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Body size measures, hemostatic and inflammatory markers and risk of venous thrombosis: The Longitudinal Investigation of Thromboembolism Etiology.

TitleBody size measures, hemostatic and inflammatory markers and risk of venous thrombosis: The Longitudinal Investigation of Thromboembolism Etiology.
Publication TypeJournal Article
Year of Publication2016
AuthorsCushman M, O'Meara ES, Heckbert SR, Zakai NA, Rosamond WD
Secondary AuthorsFolsom AR
JournalThromb Res
Volume144
Pagination127-32
Date Published2016 Aug
ISSN1879-2472
KeywordsAged, Biomarkers, Body Size, C-Reactive Protein, Cohort Studies, Factor VII, Female, Fibrin Fibrinogen Degradation Products, Follow-Up Studies, Hemostasis, Humans, Inflammation, Male, Middle Aged, Obesity, Risk Factors, Venous Thrombosis, von Willebrand Factor, Waist-Hip Ratio
Abstract

OBJECTIVE: Obesity is an important venous thrombosis (VT) risk factor but the reasons for this are unclear.

MATERIALS AND METHODS: In a cohort of 20,914 individuals aged 45 and older without prior VT, we calculated the relative risk (RR) of VT over 12.6years follow-up according to baseline body size measures, and studied whether associations were mediated by biomarkers of hemostasis and inflammation that are related to adiposity.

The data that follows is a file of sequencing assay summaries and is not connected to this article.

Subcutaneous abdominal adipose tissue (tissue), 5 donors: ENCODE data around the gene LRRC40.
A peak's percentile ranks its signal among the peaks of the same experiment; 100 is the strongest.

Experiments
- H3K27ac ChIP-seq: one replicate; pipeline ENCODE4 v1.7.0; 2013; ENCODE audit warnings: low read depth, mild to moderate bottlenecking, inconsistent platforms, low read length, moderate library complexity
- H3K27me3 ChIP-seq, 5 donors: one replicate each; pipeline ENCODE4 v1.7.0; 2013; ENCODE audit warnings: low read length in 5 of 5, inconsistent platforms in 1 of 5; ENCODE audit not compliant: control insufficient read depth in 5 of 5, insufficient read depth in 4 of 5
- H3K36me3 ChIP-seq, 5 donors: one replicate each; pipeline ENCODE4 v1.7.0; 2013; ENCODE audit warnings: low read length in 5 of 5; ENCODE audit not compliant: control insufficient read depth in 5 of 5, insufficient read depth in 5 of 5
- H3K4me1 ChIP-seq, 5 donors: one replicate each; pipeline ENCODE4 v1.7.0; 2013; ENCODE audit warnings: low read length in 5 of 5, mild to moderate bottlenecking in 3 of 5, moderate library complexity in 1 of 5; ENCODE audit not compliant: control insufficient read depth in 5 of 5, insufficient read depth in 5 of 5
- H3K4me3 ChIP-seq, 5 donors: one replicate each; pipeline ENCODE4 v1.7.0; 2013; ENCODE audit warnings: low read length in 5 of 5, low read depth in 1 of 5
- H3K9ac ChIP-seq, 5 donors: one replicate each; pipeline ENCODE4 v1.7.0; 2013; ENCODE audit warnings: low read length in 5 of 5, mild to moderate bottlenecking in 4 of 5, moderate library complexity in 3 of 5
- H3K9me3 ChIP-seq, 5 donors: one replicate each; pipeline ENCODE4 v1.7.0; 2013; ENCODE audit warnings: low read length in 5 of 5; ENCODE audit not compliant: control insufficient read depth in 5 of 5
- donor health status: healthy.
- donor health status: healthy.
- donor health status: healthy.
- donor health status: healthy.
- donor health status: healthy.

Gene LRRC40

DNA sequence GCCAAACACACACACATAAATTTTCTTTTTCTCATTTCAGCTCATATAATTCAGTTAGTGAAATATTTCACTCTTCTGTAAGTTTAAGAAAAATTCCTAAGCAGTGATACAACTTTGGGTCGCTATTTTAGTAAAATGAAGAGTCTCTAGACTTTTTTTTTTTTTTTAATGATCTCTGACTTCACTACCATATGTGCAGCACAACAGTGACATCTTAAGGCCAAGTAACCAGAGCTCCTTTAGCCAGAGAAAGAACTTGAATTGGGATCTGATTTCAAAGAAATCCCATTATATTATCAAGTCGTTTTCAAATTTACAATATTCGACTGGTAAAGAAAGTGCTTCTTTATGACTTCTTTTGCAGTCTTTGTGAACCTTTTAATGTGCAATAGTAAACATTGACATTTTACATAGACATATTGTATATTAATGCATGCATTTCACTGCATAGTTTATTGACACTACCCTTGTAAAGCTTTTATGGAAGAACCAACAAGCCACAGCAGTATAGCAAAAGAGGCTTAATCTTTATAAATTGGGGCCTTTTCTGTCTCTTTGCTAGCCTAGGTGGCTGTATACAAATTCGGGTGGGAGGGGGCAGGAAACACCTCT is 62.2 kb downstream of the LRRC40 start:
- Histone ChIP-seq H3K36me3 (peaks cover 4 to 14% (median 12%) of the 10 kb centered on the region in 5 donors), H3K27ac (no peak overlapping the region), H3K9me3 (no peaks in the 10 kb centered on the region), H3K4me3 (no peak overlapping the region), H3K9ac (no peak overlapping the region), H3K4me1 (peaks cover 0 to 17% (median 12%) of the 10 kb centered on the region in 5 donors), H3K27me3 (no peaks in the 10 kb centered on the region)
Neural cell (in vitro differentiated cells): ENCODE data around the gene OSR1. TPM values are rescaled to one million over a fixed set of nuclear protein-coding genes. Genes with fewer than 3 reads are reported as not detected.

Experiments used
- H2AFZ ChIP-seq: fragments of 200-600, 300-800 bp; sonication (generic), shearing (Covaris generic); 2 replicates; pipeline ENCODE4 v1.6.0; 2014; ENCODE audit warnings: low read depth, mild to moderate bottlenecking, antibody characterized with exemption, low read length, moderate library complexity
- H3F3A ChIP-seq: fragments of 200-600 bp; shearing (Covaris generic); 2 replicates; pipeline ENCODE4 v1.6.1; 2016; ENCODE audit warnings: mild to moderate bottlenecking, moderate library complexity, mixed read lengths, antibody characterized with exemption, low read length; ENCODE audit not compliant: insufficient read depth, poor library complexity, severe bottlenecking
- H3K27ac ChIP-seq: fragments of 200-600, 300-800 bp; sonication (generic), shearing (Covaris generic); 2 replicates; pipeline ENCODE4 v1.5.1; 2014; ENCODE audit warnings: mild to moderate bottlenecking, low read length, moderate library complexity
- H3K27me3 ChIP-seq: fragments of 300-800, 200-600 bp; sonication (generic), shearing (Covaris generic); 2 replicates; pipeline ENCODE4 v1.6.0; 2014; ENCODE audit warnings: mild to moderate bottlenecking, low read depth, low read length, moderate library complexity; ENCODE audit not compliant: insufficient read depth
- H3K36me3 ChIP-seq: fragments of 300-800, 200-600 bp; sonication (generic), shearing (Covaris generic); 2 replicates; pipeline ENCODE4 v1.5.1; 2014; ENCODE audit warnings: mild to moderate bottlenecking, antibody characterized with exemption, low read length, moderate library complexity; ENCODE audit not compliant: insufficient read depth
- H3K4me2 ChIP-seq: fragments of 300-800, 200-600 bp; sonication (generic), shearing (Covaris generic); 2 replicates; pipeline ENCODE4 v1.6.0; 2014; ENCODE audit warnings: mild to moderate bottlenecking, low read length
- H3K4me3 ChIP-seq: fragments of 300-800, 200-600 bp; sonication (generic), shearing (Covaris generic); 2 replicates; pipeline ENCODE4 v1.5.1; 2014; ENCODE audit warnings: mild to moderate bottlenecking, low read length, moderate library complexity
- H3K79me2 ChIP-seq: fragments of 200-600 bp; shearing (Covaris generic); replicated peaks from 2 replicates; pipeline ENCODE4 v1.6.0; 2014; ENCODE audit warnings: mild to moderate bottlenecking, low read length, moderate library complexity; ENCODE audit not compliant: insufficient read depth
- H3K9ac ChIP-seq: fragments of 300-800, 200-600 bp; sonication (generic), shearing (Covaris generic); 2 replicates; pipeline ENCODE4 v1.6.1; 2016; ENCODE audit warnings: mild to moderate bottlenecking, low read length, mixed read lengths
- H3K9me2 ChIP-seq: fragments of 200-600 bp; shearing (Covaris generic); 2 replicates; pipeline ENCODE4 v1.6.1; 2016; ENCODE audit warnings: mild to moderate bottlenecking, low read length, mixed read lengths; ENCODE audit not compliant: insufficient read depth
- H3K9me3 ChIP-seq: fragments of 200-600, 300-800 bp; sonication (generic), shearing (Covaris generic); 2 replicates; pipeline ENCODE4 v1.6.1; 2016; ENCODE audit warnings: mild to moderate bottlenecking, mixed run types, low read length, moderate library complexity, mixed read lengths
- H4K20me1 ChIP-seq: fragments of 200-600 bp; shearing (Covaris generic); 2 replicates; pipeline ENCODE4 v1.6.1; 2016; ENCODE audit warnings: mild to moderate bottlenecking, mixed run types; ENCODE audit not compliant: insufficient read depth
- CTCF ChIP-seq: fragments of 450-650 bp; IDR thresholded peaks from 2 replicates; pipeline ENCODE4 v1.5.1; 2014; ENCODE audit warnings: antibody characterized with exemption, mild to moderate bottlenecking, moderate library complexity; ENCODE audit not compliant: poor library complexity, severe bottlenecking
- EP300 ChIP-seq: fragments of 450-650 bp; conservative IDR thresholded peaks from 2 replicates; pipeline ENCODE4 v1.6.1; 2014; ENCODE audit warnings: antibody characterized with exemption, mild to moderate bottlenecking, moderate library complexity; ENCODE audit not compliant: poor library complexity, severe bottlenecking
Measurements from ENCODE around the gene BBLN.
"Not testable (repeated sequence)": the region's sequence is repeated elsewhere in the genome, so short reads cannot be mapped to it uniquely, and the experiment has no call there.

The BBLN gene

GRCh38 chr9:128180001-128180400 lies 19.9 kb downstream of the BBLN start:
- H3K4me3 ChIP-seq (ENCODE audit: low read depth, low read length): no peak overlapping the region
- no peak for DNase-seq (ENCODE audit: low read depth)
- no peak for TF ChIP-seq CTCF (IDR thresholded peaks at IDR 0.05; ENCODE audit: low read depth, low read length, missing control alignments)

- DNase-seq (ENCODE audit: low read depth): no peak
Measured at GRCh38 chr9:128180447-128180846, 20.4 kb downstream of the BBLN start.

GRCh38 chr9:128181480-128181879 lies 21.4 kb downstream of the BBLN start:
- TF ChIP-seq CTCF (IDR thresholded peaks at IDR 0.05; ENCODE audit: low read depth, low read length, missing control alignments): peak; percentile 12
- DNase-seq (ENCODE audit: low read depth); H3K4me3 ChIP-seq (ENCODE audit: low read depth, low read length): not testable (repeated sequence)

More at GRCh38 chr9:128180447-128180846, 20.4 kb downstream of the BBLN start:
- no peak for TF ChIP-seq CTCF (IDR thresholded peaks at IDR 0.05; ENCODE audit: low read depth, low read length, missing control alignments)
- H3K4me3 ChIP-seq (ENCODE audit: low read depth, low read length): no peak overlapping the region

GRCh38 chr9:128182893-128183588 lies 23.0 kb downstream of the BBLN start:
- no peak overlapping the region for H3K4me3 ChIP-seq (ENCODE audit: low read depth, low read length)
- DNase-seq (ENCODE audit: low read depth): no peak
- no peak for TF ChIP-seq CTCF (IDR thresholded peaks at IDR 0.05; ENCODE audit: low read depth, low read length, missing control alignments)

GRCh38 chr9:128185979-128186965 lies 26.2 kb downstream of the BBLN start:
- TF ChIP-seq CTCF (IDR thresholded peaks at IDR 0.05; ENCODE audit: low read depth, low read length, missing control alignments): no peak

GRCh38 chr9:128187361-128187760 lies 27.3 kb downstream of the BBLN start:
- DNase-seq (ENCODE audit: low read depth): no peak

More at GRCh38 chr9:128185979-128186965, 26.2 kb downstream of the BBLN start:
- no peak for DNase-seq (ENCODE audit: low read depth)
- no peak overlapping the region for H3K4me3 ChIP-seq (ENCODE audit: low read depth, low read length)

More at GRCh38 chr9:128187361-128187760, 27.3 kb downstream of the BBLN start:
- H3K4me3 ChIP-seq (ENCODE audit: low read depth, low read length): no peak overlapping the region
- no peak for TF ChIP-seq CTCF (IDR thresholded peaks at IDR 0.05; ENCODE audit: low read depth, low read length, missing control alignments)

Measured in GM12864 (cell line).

RESULTS: Greater levels of all body size measures (weight, height, waist, hip circumference, calf circumference, body-mass index, waist-hip ratio, fat mass and fat-free mass) were associated with increased risk of VT, with 4th versus 1st quartile RRs of 1.5-3.0. There were no multiplicative interactions of biomarkers with obesity status. Adjustment for biomarkers associated with VT risk and body size (factors VII and VIII, von Willebrand factor, partial thromboplastin time, D-dimer, C-reactive protein and factor XI) only marginally lowered, or did not impact, the RRs associated with body size measures.

CONCLUSIONS: Greater body size, by multiple measures, is a risk factor for VT. Associations were not mediated by circulating levels of studied biomarkers suggesting that body size relates to VT because of physical factors associated with blood flow, not the hypercoagulability or inflammation associated with adiposity.

DOI10.1016/j.thromres.2016.06.012
Alternate JournalThromb Res
PubMed ID27328432
PubMed Central IDPMC4980192
Grant ListN01 HC055019 / HC / NHLBI NIH HHS / United States
N01 HC085086 / HC / NHLBI NIH HHS / United States
R01 HL059367 / HL / NHLBI NIH HHS / United States